What is Evidence Based Practice?

Evidence based practice

Evidence Based Practice (EBP) is something we’ve all heard of, but what is it and what does it mean for my child? Let’s break it down.

Levels of Evidence – Not all evidence is equal!

As Speech Pathologists we base our therapy and practises on the best evidence available to us however not all evidence is created equally. We must think critically about the claims being made and determine whether or not they fit the criteria for good evidence. To be good evidence there must be little to no bias and there are ratings scales that determine this. The danger of acting without good evidence is at best, time is wasted on ineffective therapies. At worst, therapies may even be harmful.

‘Good’ Levels of Evidence

Level I: Systematic Reviews. This is a review of all the Randomised Controlled Trials available. This is the best level of evidence as it looks at the results of a number of randomised controlled studies that are well designed and have large numbers of participants. This is the level we like to base our therapeutic decisions on.

Level II: Randomised Controlled Trials. This is one, well designed experiment with random assignment to treatment groups. The groups are then treated the same with the exception of the intervention they receive. Clinical measures are taken regularly throughout the experiment and are discussed in great detail.

Level III: Well-designed trials. These are experiments such as non-randomised trials or time series design. They have large numbers and reliable designs however are not randomised or cannot be randomised.

Level IV: Non experimental studies. These studies are usually from research groups or centres or are based on case reports. They are still well designed however do not offer as much un-biased evidence as those of higher level studies.

Level V: Opinion of well-respected authorities. This includes authorities such as Speech Pathology Australia, Raising Children Network, Universities (Macquarie University, University of Newcastle etc), regulatory bodies and hospitals. These opinions are based on clinical research, recommendations of expert committees or descriptive studies.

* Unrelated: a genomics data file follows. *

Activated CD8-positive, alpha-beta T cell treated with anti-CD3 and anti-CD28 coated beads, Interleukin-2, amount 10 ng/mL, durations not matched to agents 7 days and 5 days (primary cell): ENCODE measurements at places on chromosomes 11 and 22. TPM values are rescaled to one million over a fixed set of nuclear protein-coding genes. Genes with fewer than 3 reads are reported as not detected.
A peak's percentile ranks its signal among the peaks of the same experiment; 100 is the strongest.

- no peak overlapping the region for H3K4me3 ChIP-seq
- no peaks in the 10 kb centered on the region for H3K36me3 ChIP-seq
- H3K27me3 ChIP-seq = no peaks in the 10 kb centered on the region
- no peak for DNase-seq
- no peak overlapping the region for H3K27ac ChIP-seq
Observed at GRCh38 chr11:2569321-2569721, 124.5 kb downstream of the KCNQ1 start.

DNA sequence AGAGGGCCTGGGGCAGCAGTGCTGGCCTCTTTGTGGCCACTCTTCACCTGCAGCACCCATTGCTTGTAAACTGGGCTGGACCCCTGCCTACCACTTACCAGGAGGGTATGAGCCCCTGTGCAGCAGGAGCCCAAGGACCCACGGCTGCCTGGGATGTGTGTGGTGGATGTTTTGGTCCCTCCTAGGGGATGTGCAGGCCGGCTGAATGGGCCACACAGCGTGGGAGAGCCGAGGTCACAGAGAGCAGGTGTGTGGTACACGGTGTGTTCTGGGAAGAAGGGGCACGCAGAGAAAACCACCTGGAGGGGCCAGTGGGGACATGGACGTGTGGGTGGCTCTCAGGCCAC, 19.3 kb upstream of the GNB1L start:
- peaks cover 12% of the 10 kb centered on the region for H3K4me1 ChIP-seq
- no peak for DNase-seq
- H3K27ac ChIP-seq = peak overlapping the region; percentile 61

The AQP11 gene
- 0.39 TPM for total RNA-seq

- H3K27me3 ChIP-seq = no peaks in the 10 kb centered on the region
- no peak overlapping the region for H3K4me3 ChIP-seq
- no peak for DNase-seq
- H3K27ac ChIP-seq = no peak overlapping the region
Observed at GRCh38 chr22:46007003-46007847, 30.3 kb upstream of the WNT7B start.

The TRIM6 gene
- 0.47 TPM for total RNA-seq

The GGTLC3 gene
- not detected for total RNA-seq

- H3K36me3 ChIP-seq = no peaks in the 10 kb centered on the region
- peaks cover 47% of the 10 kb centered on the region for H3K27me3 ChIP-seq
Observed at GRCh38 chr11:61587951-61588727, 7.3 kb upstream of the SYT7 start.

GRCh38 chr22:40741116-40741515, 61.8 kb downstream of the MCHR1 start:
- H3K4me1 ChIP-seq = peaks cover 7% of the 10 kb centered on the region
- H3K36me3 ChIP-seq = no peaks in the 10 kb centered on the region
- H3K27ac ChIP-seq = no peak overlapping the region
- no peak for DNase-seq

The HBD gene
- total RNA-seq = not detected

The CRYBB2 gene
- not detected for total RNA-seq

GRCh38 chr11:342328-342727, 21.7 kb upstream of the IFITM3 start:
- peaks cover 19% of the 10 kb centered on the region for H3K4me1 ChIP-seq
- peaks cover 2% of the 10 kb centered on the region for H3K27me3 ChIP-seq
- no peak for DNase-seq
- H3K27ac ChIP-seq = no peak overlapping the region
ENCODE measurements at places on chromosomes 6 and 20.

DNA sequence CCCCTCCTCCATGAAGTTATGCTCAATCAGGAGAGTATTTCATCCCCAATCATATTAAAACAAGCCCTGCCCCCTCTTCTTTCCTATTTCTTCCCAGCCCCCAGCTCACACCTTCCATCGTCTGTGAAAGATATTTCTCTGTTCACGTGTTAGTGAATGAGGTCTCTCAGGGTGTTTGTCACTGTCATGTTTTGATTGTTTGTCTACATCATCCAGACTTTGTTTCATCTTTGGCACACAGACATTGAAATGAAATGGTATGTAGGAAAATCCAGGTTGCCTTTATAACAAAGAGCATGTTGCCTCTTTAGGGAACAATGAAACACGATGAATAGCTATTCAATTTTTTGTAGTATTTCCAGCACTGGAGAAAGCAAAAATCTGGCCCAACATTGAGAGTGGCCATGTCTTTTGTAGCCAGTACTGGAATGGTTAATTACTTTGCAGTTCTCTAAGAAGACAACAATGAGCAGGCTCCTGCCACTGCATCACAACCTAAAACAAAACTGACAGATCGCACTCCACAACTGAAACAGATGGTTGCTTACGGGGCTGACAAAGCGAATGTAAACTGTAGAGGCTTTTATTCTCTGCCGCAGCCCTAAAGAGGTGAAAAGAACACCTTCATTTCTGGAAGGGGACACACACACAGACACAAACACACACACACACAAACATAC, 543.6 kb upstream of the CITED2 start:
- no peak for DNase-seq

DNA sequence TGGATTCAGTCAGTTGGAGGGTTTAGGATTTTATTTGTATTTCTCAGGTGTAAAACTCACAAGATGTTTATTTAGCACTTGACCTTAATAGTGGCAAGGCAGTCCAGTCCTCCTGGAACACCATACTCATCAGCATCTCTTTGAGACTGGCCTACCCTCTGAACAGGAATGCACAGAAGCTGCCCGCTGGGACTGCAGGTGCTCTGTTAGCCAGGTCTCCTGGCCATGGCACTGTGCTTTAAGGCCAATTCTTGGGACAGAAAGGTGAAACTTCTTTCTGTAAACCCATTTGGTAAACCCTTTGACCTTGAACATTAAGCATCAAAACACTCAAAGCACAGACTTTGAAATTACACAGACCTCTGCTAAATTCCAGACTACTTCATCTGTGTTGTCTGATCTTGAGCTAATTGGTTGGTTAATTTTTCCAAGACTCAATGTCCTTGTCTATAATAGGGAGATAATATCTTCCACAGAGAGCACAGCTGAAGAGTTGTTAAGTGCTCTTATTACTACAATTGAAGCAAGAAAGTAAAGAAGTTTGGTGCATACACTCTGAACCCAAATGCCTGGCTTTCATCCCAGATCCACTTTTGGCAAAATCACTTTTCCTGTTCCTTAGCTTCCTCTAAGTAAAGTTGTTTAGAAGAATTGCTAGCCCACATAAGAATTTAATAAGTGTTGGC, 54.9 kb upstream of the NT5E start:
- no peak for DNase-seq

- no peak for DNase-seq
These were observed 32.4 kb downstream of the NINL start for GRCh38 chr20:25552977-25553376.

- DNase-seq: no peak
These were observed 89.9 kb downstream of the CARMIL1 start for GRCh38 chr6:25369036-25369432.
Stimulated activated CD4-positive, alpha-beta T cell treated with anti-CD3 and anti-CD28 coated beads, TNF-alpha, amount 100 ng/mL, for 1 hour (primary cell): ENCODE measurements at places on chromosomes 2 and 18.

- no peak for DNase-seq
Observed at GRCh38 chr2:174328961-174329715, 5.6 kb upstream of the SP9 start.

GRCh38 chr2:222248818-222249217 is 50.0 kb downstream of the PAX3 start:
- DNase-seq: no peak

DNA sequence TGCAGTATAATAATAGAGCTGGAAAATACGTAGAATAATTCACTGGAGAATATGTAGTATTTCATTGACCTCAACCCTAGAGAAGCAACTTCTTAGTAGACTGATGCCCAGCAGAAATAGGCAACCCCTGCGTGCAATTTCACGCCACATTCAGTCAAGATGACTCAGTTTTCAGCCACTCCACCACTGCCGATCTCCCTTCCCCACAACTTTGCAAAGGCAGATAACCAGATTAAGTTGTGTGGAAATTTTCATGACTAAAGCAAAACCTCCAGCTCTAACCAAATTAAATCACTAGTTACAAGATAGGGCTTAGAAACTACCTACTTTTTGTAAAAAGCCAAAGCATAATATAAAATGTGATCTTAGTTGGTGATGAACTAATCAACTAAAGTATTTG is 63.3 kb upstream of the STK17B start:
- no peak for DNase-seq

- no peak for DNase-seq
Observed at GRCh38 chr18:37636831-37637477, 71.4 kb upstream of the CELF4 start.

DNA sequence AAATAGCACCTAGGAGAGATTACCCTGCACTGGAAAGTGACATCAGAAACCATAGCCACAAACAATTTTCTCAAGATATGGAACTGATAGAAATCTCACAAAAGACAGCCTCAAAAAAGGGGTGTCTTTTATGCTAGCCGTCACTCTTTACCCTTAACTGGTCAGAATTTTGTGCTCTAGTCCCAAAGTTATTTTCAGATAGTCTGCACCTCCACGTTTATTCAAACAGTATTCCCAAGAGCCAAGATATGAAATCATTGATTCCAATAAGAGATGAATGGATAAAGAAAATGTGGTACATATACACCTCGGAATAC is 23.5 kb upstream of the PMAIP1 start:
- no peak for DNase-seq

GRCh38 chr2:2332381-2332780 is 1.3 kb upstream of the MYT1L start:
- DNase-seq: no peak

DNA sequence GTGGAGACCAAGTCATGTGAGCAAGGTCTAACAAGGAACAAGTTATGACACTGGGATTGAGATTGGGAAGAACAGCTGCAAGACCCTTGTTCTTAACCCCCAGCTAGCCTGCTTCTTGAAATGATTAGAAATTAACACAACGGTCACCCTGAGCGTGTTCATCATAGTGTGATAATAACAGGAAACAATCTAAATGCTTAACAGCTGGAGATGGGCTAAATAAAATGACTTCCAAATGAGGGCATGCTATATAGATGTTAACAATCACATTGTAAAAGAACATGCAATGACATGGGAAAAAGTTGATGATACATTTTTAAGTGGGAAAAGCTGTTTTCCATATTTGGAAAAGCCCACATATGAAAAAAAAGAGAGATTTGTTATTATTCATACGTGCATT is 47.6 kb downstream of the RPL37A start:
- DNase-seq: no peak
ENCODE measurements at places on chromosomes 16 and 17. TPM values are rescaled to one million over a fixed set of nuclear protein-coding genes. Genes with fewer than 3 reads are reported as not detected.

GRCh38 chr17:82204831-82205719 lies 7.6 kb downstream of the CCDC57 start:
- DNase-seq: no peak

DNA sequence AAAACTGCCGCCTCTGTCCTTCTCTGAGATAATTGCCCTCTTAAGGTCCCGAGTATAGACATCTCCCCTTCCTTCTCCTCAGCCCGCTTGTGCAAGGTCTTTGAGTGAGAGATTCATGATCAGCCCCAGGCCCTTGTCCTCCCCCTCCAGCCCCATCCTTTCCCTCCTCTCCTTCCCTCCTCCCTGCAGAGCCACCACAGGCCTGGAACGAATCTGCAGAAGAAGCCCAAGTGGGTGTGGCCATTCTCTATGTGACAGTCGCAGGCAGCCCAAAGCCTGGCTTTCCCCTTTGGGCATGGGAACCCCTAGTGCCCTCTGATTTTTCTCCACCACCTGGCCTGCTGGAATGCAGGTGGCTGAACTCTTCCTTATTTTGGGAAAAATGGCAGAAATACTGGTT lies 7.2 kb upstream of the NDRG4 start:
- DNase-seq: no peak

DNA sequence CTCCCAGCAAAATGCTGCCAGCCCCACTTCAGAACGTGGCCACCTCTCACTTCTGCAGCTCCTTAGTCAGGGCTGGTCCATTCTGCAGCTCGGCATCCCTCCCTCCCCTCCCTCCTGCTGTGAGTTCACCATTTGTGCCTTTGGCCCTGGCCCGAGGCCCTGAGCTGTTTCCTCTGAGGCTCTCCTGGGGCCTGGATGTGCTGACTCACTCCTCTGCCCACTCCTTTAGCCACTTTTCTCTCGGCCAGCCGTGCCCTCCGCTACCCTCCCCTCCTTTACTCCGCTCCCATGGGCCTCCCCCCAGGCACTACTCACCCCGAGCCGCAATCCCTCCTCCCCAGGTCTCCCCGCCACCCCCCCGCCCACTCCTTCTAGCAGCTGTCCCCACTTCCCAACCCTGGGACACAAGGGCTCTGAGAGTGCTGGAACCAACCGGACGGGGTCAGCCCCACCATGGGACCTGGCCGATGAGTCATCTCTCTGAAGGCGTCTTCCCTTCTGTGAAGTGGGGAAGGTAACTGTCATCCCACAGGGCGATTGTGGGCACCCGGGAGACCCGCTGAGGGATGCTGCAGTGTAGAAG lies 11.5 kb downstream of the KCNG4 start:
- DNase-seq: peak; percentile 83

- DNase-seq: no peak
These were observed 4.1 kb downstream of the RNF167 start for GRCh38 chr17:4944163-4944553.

Not so good ‘evidence’

It is worth noting that social media, most parenting websites, blogs etc. may be useful for providing a starting point for research or handy hints however they are not an authority on therapy or interventions and any advice they provide regarding intervention must be taken with caution. Be very wary of any product claiming to “cure”.


So what does that mean for my child accessing therapy?

As Speech Pathologists at Early Start Speech Pathology, EBP is what we base all our therapy goals and clinical decisions upon. Early Start’s Speech Pathologists are constantly expanding their knowledge on different topics whether this be going to seminars, reading journal articles on specific research, or discussing with colleagues their experiences. As members of Speech Pathology Australia, we have to ensure we do a certain amount of additional training each year to continue to be a Certified Practicing Speech Pathologist.

The process which research projects go through is extensive. With new research being published on a regular basis it means that your child can receive the most effective and valuable therapy techniques dependant on their needs.

There are always new therapy approaches and “miracle” treatments advertised. Unfortunately, not all of these approaches will have strong evidence supporting them. Quite often when research is advertised with amazing results, a deeper analysis of this research and their results is needed to ensure that the results are representative of the population they say they represent.

Early Start Speech Pathology we pride ourselves on providing EBP to all our clients. So far this year we have had a number of clinicians travel to Sydney and around Newcastle to attend a variety of training days in the latest courses in different assessment and therapy approaches. Some of these have included a literacy workshop presented by researchers at Macquarie University, an assistive technology seminar, and a number of online training courses. Aside from these external workshops, we also have regular staff meetings which address a range of topics including getting advice from each other about a particular question or therapy.

At Early Start Speech Pathology we use a number of EBP approaches including the Lidcombe program for stuttering, Hanen techniques for early language stimulation, Superflex and Social Thinking programs for social skills, and the research from Caroline Bowen regarding speech sounds work.